Vee belts (also known as V-belts or wedge ropes) solved the slippage and alignment problems that occur with flat belts. It is now the basic belt for power transmissions.
They provide the best combination of traction, speed of movement, load of the bearings, and long service life, The V-belt was developed in 1917 by John Gates of the Gates Rubber Company. They are generally endless, and their general cross-section shape is trapezoidal.
The V shape of the belt tracks in a mating groove in the pulley (or sheave), with the result being that the belt cannot slip off.
The belt also tends to wedge into the groove as the load increases, the greater the wedging action which improves torque transmission and makes the V-belt an effective solution, needing less width and tension than flat belts. V-belts trump flat belts with their small center distances and high reduction ratios.
The preferred center distance is larger than the largest pulley diameter, but less than three times the sum of both pulleys. The optimal speed range is 1,000-7,000 ft/min. V-belts need larger pulleys for their thickness than flat belts. They can be supplied at various fixed lengths or as a segmented section, where the segments are linked (spliced) to form a belt of the required length.
For high-power requirements, two or more V-belts can be joined side-by-side in an arrangement called a multi-V, running on matching multi-groove sheaves.
The strength of these belts is obtained by reinforcements with fibers like steel, polyester, or aramid (e.g. Twaron or Kevlar). This is known as a multiple-belt drive. When an endless belt does not fit the need, jointed and link V-belts may be employed.
However, they are weaker and only usable at speeds up to 4,000 ft/min. A link V-belt is a number of rubberized fabric links held together by metal fasteners. They are length adjustable by disassembling and removing links when needed.
Timing belts, (also known as Toothed, Notch, Cog, or Synchronous belts) are a positive transfer belt and can track relative movement.
These belts have teeth that fit into a matching toothed pulley. When correctly tensioned, they have no slippage, run at a constant speed, and are often used to transfer direct motion for indexing or timing purposes (hence their name).
They are often used in lieu of chains or gears, so there is less noise and a lubrication bath is not necessary. Camshafts of automobiles, miniature timing systems, and stepper motors often utilize these belts.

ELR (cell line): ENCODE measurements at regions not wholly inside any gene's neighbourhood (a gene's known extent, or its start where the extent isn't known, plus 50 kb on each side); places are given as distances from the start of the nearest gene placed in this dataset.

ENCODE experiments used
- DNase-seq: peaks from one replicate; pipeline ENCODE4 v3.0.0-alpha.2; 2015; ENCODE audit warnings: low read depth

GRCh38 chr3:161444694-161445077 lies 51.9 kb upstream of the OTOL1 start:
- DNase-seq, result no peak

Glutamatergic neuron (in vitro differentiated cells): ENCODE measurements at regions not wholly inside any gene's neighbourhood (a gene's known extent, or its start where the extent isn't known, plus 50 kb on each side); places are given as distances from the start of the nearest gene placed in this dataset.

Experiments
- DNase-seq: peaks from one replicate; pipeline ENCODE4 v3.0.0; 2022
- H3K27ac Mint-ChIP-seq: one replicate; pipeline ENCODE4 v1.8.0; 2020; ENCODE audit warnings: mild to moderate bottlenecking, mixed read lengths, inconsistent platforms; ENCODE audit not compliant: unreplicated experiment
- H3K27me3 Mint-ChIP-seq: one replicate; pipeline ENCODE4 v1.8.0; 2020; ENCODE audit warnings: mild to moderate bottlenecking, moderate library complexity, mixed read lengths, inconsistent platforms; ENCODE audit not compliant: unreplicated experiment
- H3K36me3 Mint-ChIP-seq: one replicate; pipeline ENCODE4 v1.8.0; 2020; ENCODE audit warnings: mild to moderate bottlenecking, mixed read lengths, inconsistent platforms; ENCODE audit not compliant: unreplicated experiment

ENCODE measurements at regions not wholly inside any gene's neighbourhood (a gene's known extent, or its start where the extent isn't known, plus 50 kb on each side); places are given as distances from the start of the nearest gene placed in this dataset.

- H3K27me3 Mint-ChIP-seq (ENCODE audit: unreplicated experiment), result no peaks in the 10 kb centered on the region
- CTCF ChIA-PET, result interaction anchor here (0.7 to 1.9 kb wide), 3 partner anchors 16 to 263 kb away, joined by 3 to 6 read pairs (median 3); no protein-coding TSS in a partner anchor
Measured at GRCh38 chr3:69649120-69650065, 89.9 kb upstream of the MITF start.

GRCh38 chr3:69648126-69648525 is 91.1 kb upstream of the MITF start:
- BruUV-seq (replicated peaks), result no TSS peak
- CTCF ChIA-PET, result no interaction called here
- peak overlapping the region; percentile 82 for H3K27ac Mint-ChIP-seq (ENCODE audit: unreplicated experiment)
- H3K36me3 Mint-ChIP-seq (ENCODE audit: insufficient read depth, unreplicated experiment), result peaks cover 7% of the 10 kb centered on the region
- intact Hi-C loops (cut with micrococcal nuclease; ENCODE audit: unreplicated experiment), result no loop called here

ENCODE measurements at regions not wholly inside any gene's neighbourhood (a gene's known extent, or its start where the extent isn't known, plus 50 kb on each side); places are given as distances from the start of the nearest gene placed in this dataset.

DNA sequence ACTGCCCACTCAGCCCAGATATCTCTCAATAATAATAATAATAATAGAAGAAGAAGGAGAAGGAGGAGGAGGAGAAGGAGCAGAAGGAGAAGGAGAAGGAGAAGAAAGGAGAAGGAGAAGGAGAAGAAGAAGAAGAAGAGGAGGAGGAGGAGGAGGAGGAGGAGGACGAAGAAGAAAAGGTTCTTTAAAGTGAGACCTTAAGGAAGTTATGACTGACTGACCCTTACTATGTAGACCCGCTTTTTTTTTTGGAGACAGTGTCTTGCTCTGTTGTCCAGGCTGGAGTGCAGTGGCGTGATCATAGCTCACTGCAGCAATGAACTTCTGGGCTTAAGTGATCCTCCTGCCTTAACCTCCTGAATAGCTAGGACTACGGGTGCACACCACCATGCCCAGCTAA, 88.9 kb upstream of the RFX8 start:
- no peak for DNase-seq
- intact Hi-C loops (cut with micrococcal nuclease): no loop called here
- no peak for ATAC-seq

Timing belts need the least tension of all belts, and are among the most efficient. They can bear up to 200 hp (150 kW) at speeds of 16,000 ft/min. Timing belts with a helical offset tooth design are available. The helical offset tooth design forms a chevron pattern and causes the teeth to engage progressively.
The chevron pattern design is self-aligning, does not make the noise that some timing belts make at idiosyncratic speeds, and is more efficient at transferring power (up to 98%). Disadvantages include a relatively high purchase cost, the need for specially fabricated toothed pulleys, less protection from overloading and jamming, and the lack of clutch action.
→ Hi-modulus polyester cord located in the belt mid-section is specially treated to maintain extreme belt loads and shock without stretching. The central position contributes to greater strength, balance, and longer life.
→ Unique raw-edged belt sidewalls grip pulleys better, to minimize belt slip, noise, and drive vibration.
→ Special 100% neoprene rubber compound supports the cord more evenly, both on top and on bottom; dissipates heat more readily, and provides better oil, heat, and ozone resistance.
→ Multiple fabric plies, on the top and bottom, relieves stress on the load carrying center cord for added flexibility. “A” belts have three plies on the top and bottom. “B” belts have four, and “C” belts have five.